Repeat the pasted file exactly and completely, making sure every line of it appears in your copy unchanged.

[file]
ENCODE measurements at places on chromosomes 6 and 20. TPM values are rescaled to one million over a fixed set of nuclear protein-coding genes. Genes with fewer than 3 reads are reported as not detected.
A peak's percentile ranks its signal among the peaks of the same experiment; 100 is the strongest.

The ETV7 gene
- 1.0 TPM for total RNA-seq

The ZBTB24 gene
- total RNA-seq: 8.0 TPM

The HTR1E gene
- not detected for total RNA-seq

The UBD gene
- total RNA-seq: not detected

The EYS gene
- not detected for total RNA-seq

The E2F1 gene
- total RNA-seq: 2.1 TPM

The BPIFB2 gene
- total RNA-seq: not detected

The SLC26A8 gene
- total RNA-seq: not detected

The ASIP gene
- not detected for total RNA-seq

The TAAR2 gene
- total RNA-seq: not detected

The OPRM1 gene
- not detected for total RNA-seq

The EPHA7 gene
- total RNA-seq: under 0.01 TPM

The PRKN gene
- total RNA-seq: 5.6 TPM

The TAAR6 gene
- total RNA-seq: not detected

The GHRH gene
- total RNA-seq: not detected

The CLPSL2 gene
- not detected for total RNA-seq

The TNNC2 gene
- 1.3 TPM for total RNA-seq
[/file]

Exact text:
ENCODE measurements at places on chromosomes 6 and 20. TPM values are rescaled to one million over a fixed set of nuclear protein-coding genes. Genes with fewer than 3 reads are reported as not detected.
A peak's percentile ranks its signal among the peaks of the same experiment; 100 is the strongest.

The ETV7 gene
- 1.0 TPM for total RNA-seq

The ZBTB24 gene
- total RNA-seq: 8.0 TPM

The HTR1E gene
- not detected for total RNA-seq

The UBD gene
- total RNA-seq: not detected

The EYS gene
- not detected for total RNA-seq

The E2F1 gene
- total RNA-seq: 2.1 TPM

The BPIFB2 gene
- total RNA-seq: not detected

The SLC26A8 gene
- total RNA-seq: not detected

The ASIP gene
- not detected for total RNA-seq

The TAAR2 gene
- total RNA-seq: not detected

The OPRM1 gene
- not detected for total RNA-seq

The EPHA7 gene
- total RNA-seq: under 0.01 TPM

The PRKN gene
- total RNA-seq: 5.6 TPM

The TAAR6 gene
- total RNA-seq: not detected

The GHRH gene
- total RNA-seq: not detected

The CLPSL2 gene
- not detected for total RNA-seq

The TNNC2 gene
- 1.3 TPM for total RNA-seq